As I noted on some other thread a year or two ago, "The Way to Eden" arrived around the same time as the Broadway original cast album of Hair
became popular - we had it on 8-track in early 1969 and would often listen to it in the car (my parents were liberal about words being only words and not dangerous in themselves; I was 12). They had recently gone to NY to see the show, and I'd recently seen the episode first-run.
It seems to me self-evident that the episode as filmed - although presumably not in its early "Joanna" version, as mentioned in Gerrold's The World of Star Trek
- would not have been made if not for the popularity of the Hair
songs at the time.
[In addition to the cast album, versions of at least three songs from Hair
were often heard on the radio: "Hair" (the Cowsills), "Easy to Be Hard" (Three Dog Night), and "Good Morning Starshine" (Oliver). Not to mention the number-one hit of 1969: the medley of the show's first and last songs, "Aquarius/Let the Sunshine In" by the Fifth Dimension.]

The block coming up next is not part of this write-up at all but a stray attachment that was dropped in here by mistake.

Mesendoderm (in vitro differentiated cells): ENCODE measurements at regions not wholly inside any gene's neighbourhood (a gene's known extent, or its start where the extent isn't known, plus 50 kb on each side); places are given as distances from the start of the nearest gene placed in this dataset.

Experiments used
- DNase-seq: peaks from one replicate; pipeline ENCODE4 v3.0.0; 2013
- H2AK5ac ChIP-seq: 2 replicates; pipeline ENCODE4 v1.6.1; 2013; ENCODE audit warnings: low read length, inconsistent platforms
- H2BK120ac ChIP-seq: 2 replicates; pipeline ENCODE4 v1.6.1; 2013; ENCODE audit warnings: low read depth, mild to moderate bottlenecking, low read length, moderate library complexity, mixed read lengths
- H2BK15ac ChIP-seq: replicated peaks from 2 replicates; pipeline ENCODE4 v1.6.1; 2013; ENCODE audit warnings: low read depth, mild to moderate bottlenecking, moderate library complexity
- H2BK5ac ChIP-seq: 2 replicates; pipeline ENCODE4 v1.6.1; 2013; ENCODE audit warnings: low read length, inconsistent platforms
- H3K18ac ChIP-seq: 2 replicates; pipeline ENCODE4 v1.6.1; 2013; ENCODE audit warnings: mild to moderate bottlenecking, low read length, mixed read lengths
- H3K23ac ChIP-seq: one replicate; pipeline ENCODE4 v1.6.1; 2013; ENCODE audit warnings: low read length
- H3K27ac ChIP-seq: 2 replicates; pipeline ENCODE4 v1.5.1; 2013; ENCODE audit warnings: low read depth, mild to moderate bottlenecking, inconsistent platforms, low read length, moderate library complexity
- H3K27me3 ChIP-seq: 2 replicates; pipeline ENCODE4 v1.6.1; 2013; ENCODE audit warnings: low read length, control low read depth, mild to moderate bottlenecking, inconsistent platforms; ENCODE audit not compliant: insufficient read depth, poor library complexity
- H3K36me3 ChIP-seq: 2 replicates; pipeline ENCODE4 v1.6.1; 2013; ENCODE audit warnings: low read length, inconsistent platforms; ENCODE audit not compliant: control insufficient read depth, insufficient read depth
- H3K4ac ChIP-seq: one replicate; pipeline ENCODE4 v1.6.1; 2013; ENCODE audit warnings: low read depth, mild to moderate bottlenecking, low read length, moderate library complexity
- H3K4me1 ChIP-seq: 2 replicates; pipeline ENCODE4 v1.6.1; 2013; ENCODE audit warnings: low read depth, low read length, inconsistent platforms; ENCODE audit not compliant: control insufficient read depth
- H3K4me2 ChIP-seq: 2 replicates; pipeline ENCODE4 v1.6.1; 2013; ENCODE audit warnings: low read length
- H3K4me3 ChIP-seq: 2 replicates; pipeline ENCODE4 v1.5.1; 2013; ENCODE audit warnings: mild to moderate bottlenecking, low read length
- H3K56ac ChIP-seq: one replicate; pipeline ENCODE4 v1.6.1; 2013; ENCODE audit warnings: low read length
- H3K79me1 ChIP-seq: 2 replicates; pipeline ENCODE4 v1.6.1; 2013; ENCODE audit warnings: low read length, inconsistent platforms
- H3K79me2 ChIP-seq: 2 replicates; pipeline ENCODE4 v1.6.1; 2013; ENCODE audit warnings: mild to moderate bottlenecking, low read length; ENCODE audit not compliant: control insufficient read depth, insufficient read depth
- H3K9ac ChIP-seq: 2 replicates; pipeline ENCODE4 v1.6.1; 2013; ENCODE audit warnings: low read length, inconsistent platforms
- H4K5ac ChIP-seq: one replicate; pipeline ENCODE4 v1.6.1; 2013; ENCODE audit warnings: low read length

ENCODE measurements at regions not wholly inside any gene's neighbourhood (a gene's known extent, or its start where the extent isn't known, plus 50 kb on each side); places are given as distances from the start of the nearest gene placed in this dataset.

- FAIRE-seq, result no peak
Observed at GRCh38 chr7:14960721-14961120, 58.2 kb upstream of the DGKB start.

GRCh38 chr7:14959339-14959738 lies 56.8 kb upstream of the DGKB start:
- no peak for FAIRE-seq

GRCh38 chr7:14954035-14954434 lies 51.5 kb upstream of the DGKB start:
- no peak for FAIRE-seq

I've never undertaken a study of (for example) the Hair
costumes versus those of Dr. Sevrin's gang, but perhaps one influenced the other there as well.
What irks me about the episode is that it's slapdash in the small details - not only the reversed shot of Kirk watching Adam in the tree in the 4th act, but the three (four?) different pronunciations of Irina's surname, the poorly directed line readings (Adam's "Like he said now..."; the absurd matter-of-factness of Spock declaring "Dr. Sevrin is insane"), the sheer tiredness of the device of having an enemy-of-the-week taking or attempting to take control of the Enterprise, Sevrin's very convoluted ears with no explanation whatever (how would the character have been different with Earth-average ears?), etc.